|Cover artist||Ross McDonald|
|Publisher||Alfred A. Knopf|
|Media type||Print (Hardback & Paperback)|
|LC Class||PS3558.I217 S53 2000|
|Preceded by||Lucky You|
|Followed by||Basket Case|
Robert Clapley, a former drug smuggler-turned-real estate developer, plans to build high-rise condominiums and golf courses on Toad Island, the home to a large population of oak toads. The project requires the construction of a massive new bridge to the mainland to accommodate Clapley's cement trucks. On the recommendation of Richard "Dick" Artemus, a corrupt governor of Florida to whom Clapley has given major campaign contributions, Clapley hires lobbyist Palmer Stoat to expedite the government funding for the bridge construction. By random happenstance, Stoat becomes subject to the obsessive wrath of ecoterrorist Twilly Spree after he witnesses him litter the highway from his luxury Range Rover. He tracks him back to the Fort Lauderdale residence he shares with his wife, Desirata.
Twilly arranges ironic pranks - hijacking a garbage truck and dumping its load into Desi's convertible, and filling Stoat's Range Rover with dung beetles - but is aggravated when Stoat continues to litter. When he breaks into Stoat's home, he is confronted by his massive Labrador Retriever and by Desi herself. Desi, who is increasingly unhappy with her marriage, tells Twilly that he is "aiming low" if he is trying to correct Stoat's misbehavior. She guides him to Toad Island, where Clapley's construction crew has deliberately buried thousands of oak toads to avoid later protest by environmentalists. Twilly orders Desi to tell Stoat that he will the dog if he doesn't stop the bridge project. Stoat dismisses the threat until Twilly sends him a roadkill Labrador's severed ear via FedEx. The actual dog becomes Twilly's companion after he changes his name to "McGuinn."
Stoat convinces Artemus to veto funding for the bridge, but has no intention of letting the project fail. He tells Clapley and Artemus that the funding can be put back into the budget later, through a special session of the Florida legislature. Clapley sends a hit man, Mr. Gash, to kill Twilly, while Artemus, in an effort to avoid the bridge project being tainted by violent death, locates ex-governor Clinton Tyree, a.k.a. "Skink", who vanished in the mid-1970s after a short term of office and is said to be hiding in the remaining wilderness of Florida. Artemus knows that Skink's mentally disturbed elder brother, Doyle, is still on the state's payroll as the keeper of an abandoned lighthouse, and threatens to put him on the street if Skink doesn't apprehend Twilly. Artemus fails to realize the dire consequences of threatening a man with Skink's volcanic temper, or of putting him and Twilly in contact with each other.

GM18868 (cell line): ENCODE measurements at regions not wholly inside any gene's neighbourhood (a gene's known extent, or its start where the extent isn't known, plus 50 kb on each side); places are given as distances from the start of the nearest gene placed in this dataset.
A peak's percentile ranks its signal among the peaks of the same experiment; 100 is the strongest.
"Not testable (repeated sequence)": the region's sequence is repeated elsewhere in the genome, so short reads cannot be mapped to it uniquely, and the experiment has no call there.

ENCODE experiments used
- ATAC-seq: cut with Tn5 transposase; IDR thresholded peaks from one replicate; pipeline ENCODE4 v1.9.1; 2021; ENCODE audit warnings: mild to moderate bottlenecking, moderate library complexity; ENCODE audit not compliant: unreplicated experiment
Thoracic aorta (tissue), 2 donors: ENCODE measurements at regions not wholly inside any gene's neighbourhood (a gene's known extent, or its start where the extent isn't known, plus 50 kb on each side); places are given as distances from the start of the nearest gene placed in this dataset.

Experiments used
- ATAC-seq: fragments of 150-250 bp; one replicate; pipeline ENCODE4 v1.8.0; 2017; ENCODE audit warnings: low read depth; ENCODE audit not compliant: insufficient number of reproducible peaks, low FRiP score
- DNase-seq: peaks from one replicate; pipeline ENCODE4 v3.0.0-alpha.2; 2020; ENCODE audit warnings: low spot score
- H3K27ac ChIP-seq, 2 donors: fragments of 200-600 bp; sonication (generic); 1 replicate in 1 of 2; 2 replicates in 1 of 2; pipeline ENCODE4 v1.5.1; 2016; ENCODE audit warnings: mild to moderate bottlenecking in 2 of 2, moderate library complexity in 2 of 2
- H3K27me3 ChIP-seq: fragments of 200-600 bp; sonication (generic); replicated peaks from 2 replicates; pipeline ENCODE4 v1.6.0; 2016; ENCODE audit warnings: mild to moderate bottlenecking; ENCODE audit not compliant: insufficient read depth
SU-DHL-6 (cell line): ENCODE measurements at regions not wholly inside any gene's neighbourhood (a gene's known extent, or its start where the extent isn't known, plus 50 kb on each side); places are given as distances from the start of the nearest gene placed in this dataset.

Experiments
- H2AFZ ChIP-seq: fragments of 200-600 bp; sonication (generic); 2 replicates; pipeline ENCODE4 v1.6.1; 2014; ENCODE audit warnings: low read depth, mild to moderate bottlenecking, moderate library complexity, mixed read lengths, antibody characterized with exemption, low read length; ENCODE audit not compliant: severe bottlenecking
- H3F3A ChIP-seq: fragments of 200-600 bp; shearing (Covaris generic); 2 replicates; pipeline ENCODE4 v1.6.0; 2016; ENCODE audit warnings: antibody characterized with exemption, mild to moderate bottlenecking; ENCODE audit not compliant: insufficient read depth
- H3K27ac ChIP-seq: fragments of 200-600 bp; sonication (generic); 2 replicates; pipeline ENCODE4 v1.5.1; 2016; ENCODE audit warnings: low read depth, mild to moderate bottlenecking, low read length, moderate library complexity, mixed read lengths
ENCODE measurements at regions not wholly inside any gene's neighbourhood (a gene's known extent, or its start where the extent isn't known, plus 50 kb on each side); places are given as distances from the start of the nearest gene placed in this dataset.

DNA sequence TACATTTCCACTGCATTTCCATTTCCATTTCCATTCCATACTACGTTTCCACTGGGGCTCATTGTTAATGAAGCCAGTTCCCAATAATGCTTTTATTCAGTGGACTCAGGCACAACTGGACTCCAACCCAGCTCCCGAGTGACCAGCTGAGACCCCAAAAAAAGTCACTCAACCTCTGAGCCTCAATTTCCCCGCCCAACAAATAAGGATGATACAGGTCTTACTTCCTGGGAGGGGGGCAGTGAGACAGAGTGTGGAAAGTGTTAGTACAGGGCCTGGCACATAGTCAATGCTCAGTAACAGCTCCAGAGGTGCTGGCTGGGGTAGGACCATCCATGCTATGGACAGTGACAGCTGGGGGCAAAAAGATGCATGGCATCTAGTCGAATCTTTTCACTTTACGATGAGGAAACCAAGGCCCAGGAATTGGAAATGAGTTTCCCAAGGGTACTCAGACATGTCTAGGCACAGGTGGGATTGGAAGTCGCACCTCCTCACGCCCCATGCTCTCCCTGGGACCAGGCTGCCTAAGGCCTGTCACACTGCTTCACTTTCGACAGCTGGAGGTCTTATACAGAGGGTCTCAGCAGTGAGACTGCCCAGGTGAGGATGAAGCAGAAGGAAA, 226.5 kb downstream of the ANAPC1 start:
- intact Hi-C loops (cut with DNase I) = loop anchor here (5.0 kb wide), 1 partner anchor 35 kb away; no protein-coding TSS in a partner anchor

Desi becomes attracted to Twilly, and the two eventually develop a relationship. Stoat is disgusted and washes his hands of her and McGuinn, telling Twilly that the bridge is going up no matter what he does. A violent confrontation with Twilly, Desi, and Skink on Toad Island leaves Mr. Gash mortally wounded. Twilly is left in Skink's care while Desi returns to her parents' home in Atlanta. Despite her pleadings, Twilly is still committed to stopping the Toad Island project. Accompanied by Skink, Twilly trails Stoat, Clapley, and Artemus to a private canned hunting reserve in northern Florida, where Stoat has arranged for Clapley to shoot a black rhinoceros and win over Willie Vasquez-Washington, a crucial member of the Florida House who is opposed to the special session.